In addition to bringing superbugs to our ICUs, antibiotics may cause harm for individual patients.  In Intensive Care Medicine in 2020, Alrukumaran, et al. review the current understanding of potential antimicrobial harms. 5  Patients exposed to broad spectrum antibiotics experience a disruption of the microbiome in the lung, gut and skin.  This dysbiosis has been shown to lead to more frequent infections with Clostridium Dificile and other opportunistic pathogens but also more frequent hospitalizations.  The direct effects of antibiotics on organ function are also well studied, vancomycin and renal toxicity being a common example.   In addition, some antibiotics are known to have direct toxicity on the cellular level.  For example, amoxicillin and fluoroquinolones have been shown in vitro to interfere with the electron transport chain, inhibiting cellular energy production.  Theorized but less well studies is the effect antibiotics may have on the mitochondria on leukocytes and other immune cells, which paradoxically may lead to host immune system collapse.  Finally, early antibiotics may interfere with our ability to accurately diagnose the offending pathogen, and this can lead to prolonged courses of broader than needed therapy.  For example, the patient with diabetic foot infection who looks great but has a lactate of 2.1 requires antibiotics within three hours, but those antibiotics may prevent the surgeon from obtaining positive intraoperative cultures which would allow a narrower course of antibiotics.  Operative and bedside procedures for source control and tissue/fluid sampling would ideally be performed prior to starting antibiotics in stable patients.

How do we avoid the potentially harmful effects of antibiotics while not withholding antibiotics from those who will truly benefit? Clinical acumen matters.  We must always strive to take in all the data available, avoid dangerous biases and make evidence-based decisions with the information available.  Related is the functionality of the health care system.  Hospitals that actively participate in sepsis care performance improvement realize significant reductions in sepsis mortality.  The ability to get labs and radiologic results quickly matters.  High performance centers have protocols in place to care for the sickest patients, that include bringing ancillary services to bedside, obtaining bundle compliance quickly and placing central lines and arterial lines early to support resuscitation.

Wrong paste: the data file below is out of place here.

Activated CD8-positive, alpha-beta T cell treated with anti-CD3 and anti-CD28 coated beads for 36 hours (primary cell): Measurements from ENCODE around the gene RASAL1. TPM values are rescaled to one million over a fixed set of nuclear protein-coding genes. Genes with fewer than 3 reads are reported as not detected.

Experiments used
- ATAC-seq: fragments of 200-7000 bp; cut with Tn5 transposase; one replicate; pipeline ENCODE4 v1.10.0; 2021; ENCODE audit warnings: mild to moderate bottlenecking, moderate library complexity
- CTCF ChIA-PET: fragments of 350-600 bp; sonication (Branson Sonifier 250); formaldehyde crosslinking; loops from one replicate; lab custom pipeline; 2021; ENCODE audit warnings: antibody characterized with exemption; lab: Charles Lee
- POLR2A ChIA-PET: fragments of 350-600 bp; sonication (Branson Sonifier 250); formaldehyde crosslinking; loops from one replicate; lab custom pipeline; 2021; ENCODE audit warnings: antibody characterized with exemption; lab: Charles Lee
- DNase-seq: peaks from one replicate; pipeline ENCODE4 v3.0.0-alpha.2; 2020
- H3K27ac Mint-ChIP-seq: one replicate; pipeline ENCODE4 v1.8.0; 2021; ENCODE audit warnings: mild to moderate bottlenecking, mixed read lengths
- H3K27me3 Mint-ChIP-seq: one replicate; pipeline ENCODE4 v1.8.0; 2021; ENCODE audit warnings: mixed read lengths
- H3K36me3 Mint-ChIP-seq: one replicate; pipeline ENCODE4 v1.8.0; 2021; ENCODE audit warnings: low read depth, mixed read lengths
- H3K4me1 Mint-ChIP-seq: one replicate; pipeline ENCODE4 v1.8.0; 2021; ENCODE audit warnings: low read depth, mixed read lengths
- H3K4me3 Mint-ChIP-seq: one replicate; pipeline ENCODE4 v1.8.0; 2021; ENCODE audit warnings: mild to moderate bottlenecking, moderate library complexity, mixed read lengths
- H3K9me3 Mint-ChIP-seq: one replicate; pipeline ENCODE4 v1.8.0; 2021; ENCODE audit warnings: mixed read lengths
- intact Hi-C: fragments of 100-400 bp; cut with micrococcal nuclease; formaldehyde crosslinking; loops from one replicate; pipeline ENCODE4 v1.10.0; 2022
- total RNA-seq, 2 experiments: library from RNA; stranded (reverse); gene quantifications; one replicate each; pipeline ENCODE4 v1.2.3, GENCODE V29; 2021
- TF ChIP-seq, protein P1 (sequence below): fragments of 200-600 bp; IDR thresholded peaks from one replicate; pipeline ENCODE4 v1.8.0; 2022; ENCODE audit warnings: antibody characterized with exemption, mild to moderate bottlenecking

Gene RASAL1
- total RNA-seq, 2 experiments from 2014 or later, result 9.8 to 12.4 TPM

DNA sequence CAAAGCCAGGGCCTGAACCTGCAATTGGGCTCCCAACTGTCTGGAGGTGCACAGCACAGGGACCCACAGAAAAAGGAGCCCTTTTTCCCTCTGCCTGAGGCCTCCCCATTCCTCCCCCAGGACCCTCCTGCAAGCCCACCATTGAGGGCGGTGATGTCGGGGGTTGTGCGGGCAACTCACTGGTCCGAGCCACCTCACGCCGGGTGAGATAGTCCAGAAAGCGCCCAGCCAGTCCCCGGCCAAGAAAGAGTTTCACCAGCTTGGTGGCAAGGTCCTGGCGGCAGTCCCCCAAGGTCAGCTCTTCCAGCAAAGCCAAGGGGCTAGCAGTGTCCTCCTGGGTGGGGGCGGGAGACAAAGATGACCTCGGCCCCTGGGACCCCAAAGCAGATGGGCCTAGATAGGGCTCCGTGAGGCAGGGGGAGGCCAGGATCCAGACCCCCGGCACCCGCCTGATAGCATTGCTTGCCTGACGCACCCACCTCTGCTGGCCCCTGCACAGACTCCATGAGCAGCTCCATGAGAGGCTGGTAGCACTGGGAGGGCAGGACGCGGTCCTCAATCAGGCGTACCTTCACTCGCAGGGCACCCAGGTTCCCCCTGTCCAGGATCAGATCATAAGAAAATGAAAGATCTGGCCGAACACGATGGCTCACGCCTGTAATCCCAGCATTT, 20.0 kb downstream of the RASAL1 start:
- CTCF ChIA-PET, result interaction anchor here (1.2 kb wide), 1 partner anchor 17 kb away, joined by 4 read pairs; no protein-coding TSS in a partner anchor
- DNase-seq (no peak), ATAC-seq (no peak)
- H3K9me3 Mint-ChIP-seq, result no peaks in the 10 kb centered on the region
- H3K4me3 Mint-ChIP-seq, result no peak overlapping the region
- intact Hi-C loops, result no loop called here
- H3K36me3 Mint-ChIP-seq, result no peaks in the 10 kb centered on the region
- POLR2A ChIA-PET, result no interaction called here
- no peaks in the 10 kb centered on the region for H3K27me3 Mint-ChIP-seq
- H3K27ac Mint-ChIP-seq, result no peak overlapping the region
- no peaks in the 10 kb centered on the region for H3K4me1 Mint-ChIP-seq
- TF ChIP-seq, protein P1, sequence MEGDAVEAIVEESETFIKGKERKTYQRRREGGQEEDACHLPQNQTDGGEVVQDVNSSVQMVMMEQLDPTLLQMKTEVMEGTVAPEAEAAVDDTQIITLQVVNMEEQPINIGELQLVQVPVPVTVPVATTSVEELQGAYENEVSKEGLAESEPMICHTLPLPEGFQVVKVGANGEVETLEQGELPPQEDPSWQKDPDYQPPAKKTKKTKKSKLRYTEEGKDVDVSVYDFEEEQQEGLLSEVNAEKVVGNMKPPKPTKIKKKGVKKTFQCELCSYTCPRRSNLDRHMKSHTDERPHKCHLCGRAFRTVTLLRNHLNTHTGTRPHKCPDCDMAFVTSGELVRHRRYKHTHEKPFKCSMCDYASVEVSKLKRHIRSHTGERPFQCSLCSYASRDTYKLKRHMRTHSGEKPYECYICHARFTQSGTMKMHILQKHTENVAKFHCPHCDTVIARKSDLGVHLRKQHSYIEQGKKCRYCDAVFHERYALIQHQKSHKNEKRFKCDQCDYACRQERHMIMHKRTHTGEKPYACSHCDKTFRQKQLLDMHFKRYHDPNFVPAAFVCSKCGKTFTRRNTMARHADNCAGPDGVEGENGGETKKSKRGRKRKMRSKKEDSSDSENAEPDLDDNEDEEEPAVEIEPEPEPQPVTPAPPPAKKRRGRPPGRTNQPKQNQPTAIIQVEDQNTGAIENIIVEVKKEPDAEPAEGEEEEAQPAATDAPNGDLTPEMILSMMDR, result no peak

Regarding antibiotics, the rapidity of treatment ought to weigh the severity of illness and certainty of diagnosis. Sepsis guidelines reflect the best care for cohorts of patients, not the patient in front of you. If an individual patient clearly has a bacterial infection, prompt treatment is indicated regardless of illness severity. If there is diagnostic uncertainty, however, clinicians should calibrate their response to severity of illness and probability of infection. Immediate antibiotics are warranted if the patient has shock or rapid deterioration, even if there is only a small possibility that their condition is due to infection.   Antibiotics can be delayed in stable patients in whom there is a great deal of diagnostic uncertainty.  A more nuanced approach to antibiotics will allow us to continue the treat the sickest patients rapidly and aggressively while not exposing others to potential harm.

REFERENCES

  1. Kumar A, Roberts D, Wood KE, et al. Duration of hypotension before initiation of effective antimicrobial therapy is the critical determinant of survival in human septic shock. Crit Care Med. 2006;34(6):1589-96.
  2. Peltan, et al. ED Door-to-Antibiotic Time in ED and Long-Term Mortality. 2019.02.08. 938-946.
  3. Pulia, et al. Emerg Med Clin N Am 35 (2017) 199–217
  4. Klein Klouwenberg PM, Cremer OL, van Vught LA, et al. Likelihood of infection in patients with presumed sepsis at the time of intensive care unit admission: a cohort study. Crit Care 2015; 19:319.
  5. Damiani et al. Effecto of performance improvement programs on compliance with sepsis bundles and mortality:  a systematic review and meta-analysis of observational studies.  PLoS One.  2015; 10(5).
Read all articles in antibiotic stewardship, antibiotics, antimicrobial stewardship, Arterial Line, Arterial line insertion, Arterial line placement, Arterial Lines, Central Line, Central line insertion, central line placement, central lines, Central Venous Catheter, central venous catheters, Featured, Sepsis, Septic Shock, severe sepsis, shock, Systemic inflammatory response syndrome